(Reuters) - Standard & Poor’s cut its nonoperating holding company (NOHC) ratings on eight U.S. “global systemically important banks” by one notch, citing uncertainty about the U.S. government’s willingness to provide support to the banking system if it came under stress.
The ratings apply to the holding companies of Bank of America Corp (BAC.N), Citigroup Inc (C.N), Morgan Stanley (MS.N), Wells Fargo & Co (WFC.N), Bank of New York Mellon Corp (BK.N), State Street Corp (STT.N), JPMorgan Chase & Co (JPM.N) and Goldman Sachs Group Inc (GS.N).
The credit ratings on the banks’ operating units are not affected by the downgrade.
The Federal Reserve said last week that big U.S. banks would have an extra year to calculate a capital requirement known as the supplementary leverage ratio for stress tests.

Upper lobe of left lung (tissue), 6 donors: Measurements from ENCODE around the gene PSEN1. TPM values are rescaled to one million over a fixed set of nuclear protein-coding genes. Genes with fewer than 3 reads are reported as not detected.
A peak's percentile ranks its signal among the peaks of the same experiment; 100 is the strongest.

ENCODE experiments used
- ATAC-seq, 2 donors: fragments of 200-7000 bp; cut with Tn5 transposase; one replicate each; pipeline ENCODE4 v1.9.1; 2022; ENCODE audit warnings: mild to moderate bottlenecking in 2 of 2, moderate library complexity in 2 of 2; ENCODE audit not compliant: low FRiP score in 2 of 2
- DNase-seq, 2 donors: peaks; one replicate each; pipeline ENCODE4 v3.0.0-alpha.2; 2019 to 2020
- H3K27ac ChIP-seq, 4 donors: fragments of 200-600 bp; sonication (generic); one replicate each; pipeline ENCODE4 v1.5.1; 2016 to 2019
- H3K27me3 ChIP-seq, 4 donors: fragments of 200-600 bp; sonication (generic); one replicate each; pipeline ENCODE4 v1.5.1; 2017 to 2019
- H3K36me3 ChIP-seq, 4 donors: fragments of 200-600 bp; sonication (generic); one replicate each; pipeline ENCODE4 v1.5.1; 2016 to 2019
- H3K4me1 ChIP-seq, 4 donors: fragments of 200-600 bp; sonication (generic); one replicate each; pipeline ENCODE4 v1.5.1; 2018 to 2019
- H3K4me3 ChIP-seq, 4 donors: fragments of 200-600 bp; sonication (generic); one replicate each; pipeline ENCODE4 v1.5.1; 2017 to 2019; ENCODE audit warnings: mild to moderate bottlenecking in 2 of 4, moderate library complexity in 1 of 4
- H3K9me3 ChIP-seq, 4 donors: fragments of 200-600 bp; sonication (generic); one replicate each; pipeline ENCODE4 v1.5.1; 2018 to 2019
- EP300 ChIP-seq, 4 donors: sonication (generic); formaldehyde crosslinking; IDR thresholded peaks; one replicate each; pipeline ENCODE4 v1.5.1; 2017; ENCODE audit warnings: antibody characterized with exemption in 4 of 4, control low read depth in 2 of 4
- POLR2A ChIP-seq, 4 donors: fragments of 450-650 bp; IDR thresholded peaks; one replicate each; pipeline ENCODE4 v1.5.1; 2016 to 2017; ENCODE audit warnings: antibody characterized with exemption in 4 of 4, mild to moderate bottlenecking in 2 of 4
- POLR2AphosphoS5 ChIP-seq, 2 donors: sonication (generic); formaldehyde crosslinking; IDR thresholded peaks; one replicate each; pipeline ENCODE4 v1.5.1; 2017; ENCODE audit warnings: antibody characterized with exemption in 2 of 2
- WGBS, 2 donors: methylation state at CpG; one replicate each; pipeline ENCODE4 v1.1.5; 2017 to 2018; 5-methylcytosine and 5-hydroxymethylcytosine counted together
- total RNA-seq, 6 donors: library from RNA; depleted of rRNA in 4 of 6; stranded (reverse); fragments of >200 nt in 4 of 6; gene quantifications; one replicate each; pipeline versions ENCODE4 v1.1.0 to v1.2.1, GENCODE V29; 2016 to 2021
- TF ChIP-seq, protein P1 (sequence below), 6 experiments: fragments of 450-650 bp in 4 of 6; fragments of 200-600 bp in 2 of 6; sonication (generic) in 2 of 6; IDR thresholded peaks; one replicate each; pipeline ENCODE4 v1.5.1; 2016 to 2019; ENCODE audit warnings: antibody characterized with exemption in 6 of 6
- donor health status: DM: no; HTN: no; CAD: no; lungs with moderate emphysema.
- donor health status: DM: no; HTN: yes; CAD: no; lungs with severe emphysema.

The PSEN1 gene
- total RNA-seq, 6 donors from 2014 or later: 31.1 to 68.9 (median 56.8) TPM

The supplementary leverage ratio creates hard limits on how much debt banks can borrow relative to their assets, without giving them credit for having relatively low-risk assets.
In October, the Fed also proposed a rule that would require six of the eight banks to raise an additional $120 billion to comply with a regulatory requirement.
The requirements are aimed at ensuring that the banks are able to recapitalize without disrupting markets or requiring a government bailout.
Reporting by Sruthi Shankar in Bengaluru; Editing by Ted Kerr